Orang National Park, Nameri Tiger Reserve, Pakke Tiger Reserve, Buxa Tiger Reserve, Gorumara National Park, Mahananda Wildlife Sanctuary. Another large population of nearly 2,000 elephants inhabits the alluvial floodplains of Kaziranga National Park and the Nagaland hills. A third population of about 1,400 elephants occurs in the Garo and Khasi hills of Meghalaya, and is under severe threat from habitat loss due to extensive shifting of cultivation. Small, scattered populations are also known from the Jaintia Hills, Cachar, Tripura, Manipur, and Mizoram.
It is believed that Elephants were brought in for forestry operations in Andaman & Nicober islands. In the northern part of the Andaman group, on Interview Island, the company carrying out the timber extraction operations went bankrupt. Being unable to transport the elephants out of the island, they released about 40 elephants into the wild in 1962. Some elephants later swam over to North Andaman Island. These populations have turned feral, and reportedly are facing crisis of existence.
Chongkham is dominated by the Khampti tribal community whose association with the elephants is legendary and dates back to hundreds of years. The Khamptis are famous for their traditional skill of capturing wild Elephants and imparting training to tame the wild pachyderm. The tamed Elephants were earlier used to extract timber from the forest and also for ploughing in the farm fields, even for plucking tealeaves!
Chongkham was once considered as Asia’s richest village due to the revenue generated by timber harvesting and other timber-related activities. Unfortunately, the Khamptis and their beautiful elephants are almost out of job now due to the ban on timber felling. While accepting the fact that the ban on timber felling is necessary to conserve our forests and bio-diversity, the importance of conservation and respectful rehabilitation of the tamed elephants and their masters cannot be undermined.
The Great Indian Elephant Safari is a humble attempt to rehabilitate such orphan elephants that have served splendidly over a long period of time and deserve every support for a respectful livelihood.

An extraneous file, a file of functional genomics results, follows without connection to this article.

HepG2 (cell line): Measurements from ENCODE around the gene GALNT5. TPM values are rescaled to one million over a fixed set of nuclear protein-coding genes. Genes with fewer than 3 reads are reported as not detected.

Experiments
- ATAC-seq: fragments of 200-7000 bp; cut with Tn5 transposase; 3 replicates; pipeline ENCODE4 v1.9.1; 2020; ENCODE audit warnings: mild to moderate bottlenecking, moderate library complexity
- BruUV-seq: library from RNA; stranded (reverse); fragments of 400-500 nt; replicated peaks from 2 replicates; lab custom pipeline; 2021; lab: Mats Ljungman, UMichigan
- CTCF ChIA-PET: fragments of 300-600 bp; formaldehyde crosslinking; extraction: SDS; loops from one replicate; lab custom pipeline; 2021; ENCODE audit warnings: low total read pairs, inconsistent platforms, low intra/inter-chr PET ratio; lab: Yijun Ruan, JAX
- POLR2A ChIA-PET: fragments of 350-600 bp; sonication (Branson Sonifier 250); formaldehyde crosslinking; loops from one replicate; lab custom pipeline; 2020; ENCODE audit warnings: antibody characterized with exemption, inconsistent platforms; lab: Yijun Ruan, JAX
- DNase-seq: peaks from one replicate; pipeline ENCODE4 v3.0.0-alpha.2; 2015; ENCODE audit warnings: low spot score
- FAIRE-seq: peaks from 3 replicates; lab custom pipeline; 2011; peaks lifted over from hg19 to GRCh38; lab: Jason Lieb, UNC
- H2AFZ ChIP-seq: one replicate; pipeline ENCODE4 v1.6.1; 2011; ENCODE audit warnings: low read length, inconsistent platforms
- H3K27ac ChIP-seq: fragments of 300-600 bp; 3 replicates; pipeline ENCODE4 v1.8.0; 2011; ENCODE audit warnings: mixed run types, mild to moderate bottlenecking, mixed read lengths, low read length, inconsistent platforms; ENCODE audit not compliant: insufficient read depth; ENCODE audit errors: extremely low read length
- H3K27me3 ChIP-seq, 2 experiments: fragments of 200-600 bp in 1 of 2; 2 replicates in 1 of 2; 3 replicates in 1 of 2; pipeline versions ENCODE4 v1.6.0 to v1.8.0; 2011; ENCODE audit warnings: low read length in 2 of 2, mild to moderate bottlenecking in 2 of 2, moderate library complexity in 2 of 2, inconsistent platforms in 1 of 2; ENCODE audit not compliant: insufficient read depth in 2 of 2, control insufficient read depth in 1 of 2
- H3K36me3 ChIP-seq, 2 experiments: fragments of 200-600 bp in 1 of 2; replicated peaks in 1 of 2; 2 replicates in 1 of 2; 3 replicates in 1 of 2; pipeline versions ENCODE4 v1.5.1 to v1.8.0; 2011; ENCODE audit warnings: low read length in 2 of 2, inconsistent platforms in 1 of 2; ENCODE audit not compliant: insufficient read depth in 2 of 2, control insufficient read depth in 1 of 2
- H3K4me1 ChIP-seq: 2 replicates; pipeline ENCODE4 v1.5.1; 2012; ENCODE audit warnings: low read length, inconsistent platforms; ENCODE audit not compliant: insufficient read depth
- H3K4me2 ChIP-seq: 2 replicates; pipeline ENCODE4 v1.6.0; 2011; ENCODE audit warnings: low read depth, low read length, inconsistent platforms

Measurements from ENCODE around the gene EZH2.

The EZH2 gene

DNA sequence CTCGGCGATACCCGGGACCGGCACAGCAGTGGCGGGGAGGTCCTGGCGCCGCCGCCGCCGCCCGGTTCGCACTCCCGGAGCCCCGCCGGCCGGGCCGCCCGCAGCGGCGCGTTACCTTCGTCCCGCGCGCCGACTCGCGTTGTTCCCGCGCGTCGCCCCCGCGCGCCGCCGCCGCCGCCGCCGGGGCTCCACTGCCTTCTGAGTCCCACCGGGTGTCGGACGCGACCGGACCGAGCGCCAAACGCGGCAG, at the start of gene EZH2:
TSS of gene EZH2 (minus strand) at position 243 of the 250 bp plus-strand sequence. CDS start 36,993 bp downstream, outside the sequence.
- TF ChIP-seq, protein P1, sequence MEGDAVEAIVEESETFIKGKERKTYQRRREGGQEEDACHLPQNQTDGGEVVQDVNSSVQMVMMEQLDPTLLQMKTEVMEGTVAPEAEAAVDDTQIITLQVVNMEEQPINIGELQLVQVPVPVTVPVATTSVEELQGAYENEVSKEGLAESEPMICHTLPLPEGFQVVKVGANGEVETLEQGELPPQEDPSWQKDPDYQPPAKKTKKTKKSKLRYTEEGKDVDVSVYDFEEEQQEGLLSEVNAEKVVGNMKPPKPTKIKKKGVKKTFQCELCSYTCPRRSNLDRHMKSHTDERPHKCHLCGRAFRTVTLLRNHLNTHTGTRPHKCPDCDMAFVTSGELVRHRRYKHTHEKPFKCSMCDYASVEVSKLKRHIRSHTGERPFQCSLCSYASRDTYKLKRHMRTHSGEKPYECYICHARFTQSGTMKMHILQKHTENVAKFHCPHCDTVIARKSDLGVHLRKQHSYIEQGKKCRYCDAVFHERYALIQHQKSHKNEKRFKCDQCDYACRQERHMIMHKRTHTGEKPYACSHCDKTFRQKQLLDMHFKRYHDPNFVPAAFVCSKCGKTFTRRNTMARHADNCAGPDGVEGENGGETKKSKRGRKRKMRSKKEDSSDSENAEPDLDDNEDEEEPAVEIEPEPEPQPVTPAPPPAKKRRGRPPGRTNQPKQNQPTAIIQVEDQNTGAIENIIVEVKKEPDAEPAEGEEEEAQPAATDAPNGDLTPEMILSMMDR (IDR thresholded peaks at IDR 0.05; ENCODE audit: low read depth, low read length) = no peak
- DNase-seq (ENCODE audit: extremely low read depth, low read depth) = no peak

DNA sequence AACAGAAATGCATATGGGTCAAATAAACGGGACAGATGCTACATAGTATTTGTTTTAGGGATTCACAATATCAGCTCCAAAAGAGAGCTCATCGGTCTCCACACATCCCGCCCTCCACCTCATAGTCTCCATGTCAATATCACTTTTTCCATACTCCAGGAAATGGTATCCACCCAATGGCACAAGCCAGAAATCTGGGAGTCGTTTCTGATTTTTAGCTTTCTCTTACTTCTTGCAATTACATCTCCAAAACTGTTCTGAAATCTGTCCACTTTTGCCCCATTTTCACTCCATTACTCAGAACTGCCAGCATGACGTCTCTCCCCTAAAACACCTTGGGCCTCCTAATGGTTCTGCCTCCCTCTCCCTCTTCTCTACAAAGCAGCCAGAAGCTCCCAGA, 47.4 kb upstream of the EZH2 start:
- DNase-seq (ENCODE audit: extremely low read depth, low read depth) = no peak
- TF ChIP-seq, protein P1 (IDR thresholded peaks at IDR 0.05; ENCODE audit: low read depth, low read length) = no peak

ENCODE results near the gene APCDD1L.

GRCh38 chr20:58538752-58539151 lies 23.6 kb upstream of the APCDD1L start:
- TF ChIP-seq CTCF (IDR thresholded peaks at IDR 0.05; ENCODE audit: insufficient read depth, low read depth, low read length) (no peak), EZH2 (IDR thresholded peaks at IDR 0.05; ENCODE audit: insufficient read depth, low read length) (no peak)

The Destinations & the People
Chongkham-Wakro-Miao-Nampong are tiny cluster of picturesque villages in Lohit valley surrounded by lofty mountains of Eastern Himalaya and fabled by many snow-fed rivers and pristine forests while the great Namdapha Tiger Reserve and Kamlang Sanctuary are part of the uninhabited contiguous forests of Eastern Arunachal Pradesh, one of the most diverse areas of Indian sub-continent – both naturally and culturally.
Some of the greatest river systems of Northeast India originate from this region, and the circuit offers the best tourism possibilities for the host communities and a great opportunity for the guests to explore the unique landscape, wildlife and culture of this region. Lying in the Mishmi and Patkai hill ranges of the East Himalaya, falling from the Yunan in China, the region shares a common boundary between India and Myanmar (Burma). The area is historically also important as both the Second World War-famed Stilwell Road (Ledo Burma Road) and Pangsau Pass belong to this region, and still carry the remnants of one of the most laborious and ambitious war projects of the Allied Force. The area is dominated by wonderful tribal communities such as the Khamptis, Mishmis, Singphos, Chakmas, Tangsas who have since long chosen to stay in isolation and practiced a way of life that has not changed much with the passage of time. Though the communities have slowly started becoming a part of the modernization, they have been able to retain their cultural and ethnic identity; their custom and tradition.